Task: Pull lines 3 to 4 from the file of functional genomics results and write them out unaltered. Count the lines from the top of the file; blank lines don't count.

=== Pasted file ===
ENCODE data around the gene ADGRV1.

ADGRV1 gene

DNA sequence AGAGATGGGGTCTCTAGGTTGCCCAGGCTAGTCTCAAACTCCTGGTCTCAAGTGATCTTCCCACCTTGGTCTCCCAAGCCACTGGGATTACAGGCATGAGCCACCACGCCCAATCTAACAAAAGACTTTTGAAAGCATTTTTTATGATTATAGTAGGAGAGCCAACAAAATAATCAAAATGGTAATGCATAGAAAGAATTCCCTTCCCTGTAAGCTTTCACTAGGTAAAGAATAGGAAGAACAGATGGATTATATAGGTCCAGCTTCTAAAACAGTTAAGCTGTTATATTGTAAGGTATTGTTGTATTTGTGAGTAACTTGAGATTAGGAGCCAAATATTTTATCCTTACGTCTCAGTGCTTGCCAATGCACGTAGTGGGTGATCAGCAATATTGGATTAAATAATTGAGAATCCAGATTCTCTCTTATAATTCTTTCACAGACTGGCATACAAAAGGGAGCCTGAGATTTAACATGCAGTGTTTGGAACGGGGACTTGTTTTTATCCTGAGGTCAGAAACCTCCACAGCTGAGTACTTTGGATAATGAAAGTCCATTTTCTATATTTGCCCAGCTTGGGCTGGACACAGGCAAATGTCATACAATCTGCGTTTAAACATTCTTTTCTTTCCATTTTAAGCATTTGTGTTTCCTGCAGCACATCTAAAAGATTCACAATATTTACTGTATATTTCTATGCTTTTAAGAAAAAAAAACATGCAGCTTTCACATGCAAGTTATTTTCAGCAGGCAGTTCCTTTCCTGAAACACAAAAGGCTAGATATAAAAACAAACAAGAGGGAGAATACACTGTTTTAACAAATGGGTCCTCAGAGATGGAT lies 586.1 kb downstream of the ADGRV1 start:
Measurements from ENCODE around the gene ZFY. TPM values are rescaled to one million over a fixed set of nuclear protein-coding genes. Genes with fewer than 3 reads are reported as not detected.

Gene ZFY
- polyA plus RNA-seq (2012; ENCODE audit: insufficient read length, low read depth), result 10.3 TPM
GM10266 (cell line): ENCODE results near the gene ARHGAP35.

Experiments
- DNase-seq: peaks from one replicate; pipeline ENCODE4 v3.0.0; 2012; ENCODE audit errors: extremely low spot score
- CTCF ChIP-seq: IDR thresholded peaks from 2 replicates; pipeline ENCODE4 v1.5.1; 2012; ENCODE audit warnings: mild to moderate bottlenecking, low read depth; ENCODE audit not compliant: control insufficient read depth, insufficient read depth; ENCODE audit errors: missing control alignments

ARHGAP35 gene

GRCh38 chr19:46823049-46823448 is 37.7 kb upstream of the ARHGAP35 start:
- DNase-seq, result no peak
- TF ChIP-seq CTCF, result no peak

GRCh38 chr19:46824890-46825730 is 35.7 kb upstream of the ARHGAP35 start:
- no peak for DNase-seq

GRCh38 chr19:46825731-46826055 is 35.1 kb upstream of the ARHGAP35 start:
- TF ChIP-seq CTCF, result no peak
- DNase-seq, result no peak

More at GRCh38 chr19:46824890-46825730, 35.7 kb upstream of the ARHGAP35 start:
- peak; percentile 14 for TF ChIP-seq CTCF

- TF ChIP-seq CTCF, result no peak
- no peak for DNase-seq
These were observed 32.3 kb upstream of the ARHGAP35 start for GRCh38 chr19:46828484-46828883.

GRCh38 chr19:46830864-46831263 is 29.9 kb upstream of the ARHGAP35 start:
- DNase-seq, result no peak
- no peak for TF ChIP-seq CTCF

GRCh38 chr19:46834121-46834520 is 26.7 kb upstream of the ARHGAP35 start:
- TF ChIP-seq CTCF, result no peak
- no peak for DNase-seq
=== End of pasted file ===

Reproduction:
DNA sequence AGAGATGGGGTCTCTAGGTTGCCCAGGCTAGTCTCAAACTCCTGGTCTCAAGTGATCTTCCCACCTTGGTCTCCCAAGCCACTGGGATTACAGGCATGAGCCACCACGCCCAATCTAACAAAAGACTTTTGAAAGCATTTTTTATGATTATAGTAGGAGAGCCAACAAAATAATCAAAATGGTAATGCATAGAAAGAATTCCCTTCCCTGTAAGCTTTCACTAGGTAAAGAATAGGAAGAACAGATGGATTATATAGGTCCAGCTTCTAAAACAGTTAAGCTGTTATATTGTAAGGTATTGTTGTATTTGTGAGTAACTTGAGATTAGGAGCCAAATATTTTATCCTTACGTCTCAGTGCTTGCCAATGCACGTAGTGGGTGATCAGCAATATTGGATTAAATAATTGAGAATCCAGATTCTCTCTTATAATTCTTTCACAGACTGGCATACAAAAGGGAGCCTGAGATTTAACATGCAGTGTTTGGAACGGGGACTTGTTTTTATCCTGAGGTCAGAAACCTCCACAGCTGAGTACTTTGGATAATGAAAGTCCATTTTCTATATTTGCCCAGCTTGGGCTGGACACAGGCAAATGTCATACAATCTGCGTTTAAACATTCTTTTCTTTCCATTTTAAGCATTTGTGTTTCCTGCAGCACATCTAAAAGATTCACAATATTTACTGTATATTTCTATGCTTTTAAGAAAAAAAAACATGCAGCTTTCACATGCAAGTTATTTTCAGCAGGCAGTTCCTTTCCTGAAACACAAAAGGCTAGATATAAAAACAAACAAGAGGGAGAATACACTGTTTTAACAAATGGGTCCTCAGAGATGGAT lies 586.1 kb downstream of the ADGRV1 start:
Measurements from ENCODE around the gene ZFY. TPM values are rescaled to one million over a fixed set of nuclear protein-coding genes. Genes with fewer than 3 reads are reported as not detected.